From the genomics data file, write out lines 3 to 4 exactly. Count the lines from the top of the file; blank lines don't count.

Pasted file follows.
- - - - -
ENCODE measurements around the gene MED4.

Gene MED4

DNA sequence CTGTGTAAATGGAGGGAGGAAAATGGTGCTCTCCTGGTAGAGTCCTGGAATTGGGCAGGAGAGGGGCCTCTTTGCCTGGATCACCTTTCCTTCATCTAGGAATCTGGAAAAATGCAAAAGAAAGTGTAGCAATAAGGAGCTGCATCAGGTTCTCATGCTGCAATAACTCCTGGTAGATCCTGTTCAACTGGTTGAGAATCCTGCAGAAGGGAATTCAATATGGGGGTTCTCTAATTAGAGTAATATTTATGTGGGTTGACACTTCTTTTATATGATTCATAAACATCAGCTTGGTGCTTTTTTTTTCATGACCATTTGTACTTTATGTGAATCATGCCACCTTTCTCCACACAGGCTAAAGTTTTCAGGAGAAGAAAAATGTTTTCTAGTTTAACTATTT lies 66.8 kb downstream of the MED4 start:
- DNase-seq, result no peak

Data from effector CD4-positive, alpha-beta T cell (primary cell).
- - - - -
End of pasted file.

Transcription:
DNA sequence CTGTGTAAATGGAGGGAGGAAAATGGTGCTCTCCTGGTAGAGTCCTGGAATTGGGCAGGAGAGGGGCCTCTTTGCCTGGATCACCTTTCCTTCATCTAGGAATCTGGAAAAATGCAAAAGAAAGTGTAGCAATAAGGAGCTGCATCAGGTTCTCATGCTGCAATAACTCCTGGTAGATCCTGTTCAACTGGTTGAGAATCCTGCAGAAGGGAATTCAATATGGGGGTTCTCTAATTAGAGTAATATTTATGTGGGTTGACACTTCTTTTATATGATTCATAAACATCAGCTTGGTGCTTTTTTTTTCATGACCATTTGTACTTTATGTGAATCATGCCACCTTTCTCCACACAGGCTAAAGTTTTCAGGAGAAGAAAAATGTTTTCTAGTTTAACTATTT lies 66.8 kb downstream of the MED4 start:
- DNase-seq, result no peak